Kyin and Weija – Final Documentation


A Handprint & Footprint Recognizer


We created a handprint and footprint recognition system, by applying machine learning techniques to data from a Sensel Morph pressure interface.

We (Kyin and weija, sophomores at CMU) were really inspired by the potential of what the SenselMorph, a pressure sensor module, could do. With the SenselMorph we will be able to identify not only the physical shapes and surfaces of the objects that touch the sensor, but also the distribution of pressure.  With this idea in mind, we wanted to investigate how “identifiable” certain aspects of our body can be from others. The project was in part an exploration of machine learning, as well as what kind of new use cases we could project onto it.

Creating the Classifier 


  • Sensel Morph – The Sensel Morph is a pressure interface that is still in its early stages of production. It is a relatively small tablet that has approximately 20,000 pressure-sensitive sensors on the surface. More information regarding how the sensel morph is used can be seen on their website.
  • Pytorch – Pytorch is a python library used for training neural nets. A neural network is basically a probabilistic model that can be fed data and return predictions. It is trained on data, which in our case is the images of hands/feet with the person’s name as its label. With the training data, a neural net can “guess” new test images. PyTorch specifically is really nice, in that it has several options to optimize training the data using graphics cards. This allowed us to greatly reduce the overall time it took us to train the model.
  • OpenFrameworks – This was what ultimately tied our project together. There is a robust github repository with a senselmorph open frameworks addon. We bootstrapped onto this source code and adapted it to save train data, and run the neural net in real time.
  • MeteorJS – For our website, we used a combination of MeteorJS and p5.JS to create our probabilistic visual. Meteor is a great web framework for fast and rapid prototyping.


In order to train a robust neural net, we needed several hundreds of photos. However, since the event we are recording is fairly short, repeating the event over and over wasn’t too hard. To further expedite this process, we made it so that our script can automatically save images when it detects that the event has “ended”. Across four people, we gathered about 400 sample images, and after removing poor samples, we ended with about 300. In hindsight, we probably should have trained it on much more data samples, but for the purposes of the assignment, 300 was more than sufficient.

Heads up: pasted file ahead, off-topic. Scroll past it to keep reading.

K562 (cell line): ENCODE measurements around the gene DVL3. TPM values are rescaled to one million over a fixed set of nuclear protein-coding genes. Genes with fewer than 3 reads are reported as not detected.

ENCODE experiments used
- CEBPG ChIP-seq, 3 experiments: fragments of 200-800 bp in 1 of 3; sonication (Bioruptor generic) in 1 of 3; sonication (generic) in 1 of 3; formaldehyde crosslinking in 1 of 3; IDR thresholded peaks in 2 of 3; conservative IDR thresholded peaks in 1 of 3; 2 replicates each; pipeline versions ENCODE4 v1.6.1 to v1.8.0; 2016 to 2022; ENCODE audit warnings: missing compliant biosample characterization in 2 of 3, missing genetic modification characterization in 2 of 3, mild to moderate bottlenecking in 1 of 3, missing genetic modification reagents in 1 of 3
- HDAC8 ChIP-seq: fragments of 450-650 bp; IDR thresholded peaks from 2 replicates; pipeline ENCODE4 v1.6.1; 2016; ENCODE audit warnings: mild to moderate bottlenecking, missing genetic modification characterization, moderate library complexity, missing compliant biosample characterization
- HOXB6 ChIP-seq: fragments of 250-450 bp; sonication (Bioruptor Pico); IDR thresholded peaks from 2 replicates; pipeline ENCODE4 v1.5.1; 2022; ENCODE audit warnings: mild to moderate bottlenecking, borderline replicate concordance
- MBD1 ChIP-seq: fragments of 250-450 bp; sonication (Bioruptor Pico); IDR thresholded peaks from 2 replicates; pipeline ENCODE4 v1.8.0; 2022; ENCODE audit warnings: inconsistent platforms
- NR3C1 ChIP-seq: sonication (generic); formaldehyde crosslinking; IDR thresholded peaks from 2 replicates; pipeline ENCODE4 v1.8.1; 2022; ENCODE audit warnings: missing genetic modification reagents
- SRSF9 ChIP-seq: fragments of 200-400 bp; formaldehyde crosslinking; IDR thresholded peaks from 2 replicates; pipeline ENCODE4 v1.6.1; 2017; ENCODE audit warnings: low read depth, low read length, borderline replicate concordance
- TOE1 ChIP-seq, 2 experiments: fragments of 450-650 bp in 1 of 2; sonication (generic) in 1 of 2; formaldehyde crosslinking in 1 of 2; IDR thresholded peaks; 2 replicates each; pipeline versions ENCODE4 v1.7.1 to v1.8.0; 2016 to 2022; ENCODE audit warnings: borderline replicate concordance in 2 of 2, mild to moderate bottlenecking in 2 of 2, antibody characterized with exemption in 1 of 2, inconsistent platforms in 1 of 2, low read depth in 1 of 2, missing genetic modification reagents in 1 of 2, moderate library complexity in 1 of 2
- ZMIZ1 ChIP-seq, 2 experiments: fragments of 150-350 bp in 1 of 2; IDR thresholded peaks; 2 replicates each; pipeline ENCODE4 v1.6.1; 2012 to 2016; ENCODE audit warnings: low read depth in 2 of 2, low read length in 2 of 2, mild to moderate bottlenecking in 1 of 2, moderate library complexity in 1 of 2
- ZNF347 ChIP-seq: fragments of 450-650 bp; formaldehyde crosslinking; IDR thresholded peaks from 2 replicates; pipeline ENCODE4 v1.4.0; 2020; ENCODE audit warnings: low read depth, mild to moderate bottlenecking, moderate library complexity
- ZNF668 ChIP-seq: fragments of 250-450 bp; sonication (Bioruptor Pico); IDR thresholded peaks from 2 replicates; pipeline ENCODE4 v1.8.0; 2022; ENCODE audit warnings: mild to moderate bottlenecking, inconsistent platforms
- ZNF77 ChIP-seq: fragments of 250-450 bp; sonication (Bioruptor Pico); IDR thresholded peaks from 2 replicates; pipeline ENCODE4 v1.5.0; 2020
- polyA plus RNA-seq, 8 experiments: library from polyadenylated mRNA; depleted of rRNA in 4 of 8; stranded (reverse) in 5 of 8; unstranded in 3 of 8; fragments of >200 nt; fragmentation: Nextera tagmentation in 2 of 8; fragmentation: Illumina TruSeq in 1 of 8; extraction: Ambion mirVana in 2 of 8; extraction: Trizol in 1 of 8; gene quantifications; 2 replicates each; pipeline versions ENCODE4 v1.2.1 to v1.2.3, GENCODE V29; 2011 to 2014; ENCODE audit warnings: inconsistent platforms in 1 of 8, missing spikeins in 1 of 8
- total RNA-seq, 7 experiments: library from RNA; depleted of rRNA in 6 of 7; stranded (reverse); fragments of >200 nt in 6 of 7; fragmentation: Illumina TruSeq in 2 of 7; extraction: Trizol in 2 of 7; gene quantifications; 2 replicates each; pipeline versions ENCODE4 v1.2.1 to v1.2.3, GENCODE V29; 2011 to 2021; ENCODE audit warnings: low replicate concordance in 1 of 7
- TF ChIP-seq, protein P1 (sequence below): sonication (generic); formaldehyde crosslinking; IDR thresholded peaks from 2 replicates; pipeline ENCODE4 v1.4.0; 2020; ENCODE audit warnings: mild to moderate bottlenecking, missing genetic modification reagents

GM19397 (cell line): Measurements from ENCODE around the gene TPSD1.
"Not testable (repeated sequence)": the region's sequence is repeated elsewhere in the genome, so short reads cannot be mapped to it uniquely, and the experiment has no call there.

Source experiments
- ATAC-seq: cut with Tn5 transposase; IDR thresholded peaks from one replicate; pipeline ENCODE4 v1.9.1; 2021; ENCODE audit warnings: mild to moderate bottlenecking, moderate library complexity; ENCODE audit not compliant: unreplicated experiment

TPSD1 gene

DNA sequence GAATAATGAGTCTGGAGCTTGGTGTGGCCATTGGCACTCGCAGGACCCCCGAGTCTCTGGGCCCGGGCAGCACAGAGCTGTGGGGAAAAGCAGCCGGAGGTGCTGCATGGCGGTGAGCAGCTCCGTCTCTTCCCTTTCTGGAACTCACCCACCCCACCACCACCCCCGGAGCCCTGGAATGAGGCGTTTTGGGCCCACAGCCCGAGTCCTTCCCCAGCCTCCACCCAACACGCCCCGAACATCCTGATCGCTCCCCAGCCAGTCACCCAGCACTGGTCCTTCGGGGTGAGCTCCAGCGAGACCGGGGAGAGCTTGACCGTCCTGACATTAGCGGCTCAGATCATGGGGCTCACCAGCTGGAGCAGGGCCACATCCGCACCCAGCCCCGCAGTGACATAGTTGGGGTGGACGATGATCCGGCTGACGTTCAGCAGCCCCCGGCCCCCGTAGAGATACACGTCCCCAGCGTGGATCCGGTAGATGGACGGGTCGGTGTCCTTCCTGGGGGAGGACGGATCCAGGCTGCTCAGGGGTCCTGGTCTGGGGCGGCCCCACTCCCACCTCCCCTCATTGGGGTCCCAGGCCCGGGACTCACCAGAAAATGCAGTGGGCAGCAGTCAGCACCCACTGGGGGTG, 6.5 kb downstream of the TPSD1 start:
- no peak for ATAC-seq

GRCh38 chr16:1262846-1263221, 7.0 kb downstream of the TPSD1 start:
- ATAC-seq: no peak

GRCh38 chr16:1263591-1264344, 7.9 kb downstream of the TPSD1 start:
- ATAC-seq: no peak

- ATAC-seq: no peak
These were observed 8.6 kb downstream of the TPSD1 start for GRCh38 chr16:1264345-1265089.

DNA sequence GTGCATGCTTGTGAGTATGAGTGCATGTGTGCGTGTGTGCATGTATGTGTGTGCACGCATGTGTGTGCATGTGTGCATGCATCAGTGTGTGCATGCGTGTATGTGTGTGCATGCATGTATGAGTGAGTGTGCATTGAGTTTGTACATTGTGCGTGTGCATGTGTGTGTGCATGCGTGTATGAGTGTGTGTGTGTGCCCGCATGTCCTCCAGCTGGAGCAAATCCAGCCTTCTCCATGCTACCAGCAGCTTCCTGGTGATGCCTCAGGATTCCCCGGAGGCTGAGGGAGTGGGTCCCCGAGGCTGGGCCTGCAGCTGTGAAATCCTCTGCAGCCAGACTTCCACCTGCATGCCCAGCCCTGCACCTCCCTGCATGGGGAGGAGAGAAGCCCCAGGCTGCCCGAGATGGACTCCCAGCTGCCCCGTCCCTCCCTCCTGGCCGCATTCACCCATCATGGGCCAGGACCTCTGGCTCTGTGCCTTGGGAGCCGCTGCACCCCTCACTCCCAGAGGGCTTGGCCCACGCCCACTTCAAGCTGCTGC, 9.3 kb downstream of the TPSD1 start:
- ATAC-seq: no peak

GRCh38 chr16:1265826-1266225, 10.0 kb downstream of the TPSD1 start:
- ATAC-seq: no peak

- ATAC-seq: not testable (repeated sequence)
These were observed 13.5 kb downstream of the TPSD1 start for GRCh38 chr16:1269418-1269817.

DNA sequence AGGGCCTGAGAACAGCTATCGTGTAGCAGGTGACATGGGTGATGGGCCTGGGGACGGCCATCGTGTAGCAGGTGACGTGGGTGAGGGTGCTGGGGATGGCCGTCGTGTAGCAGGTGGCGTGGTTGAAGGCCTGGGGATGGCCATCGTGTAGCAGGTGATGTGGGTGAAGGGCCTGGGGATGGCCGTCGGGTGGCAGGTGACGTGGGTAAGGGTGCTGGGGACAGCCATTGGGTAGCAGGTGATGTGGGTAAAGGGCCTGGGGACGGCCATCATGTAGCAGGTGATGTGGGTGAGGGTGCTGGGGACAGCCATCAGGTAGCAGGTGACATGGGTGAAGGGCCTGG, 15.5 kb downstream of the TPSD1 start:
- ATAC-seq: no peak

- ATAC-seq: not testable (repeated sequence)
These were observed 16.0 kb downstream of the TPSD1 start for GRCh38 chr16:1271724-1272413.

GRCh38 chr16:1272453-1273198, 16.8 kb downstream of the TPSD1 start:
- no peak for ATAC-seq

With Pytorch, we were able to implement a convolutional neural network in Python and build a model using the 1200 train images that were collected. Here is more theoretical and technical information on Convolutional Neural Networks.

Special thanks to our lovely volunteers! (Photos shared with permission)

(From left to right: Jason, Kristin, Rohan, Changning)

In addition to the hand and footprints, we wanted to create an interactive exhibit for the final presentation. Since we can’t have our four trained people stand around a stand for hours, we decided to retrain our neural net on inanimate objects for viewers to try to classify themselves.


Here are the outputs from some preliminary testing. When training a neural net, there is a concept called “epochs”, which is essentially how long we want to train the data for. If we overtrain the data, we suffer from something called over fitting, which is basically when the model is too hard coded on just recognizing the training data, and will fail to recognize any other external picture that isn’t identical to any of its training data. Therefore, to get the best results, we had to play around with how long we want to train the data. Overall, the results were around 85% –  90% accuracy, which is over our expectations.

We’ve noticed our accuracy actually drops when ran on the inanimate objects. Even though the pressure classes of the objects are vastly different, intuitively, we figured that since they are so apparently different, the neural network should be able to be much more accurate than the hand and foot prints, which look much relatively closer to each other than the objects:

(From left to right: Speaker, Mug, Car)

As we can see, the differences between the bases of the three objects are very different, and to the human eye, it seems as if they should easily be differentiated with respect to each other. On the contrary, beacuse of the lack of distinct features (edges, color gradients, corners, etc). the nerual net can only identify objective visual data of the images, and since these images lack significant features, it actually can’t tell the difference between the images as well as other images such as hand and foot prints.

Conclusion & Application

Once we were able to classify hands/feet, we were able to confirm our hypothesis that every hand is unique and are identifiable just like fingerprint. As we worked on this project, we’ve realized that thsi could have many more applications than just classifying hand and feet. Some other use cases include: butt classification for sit-down establishments like restaurants and barber shops, front door mat classifiers to identify visitors, and so on. We are optimistic from how accurate our foot and hand classifications ended up, and we definitely plan on thinking of more use cases for it.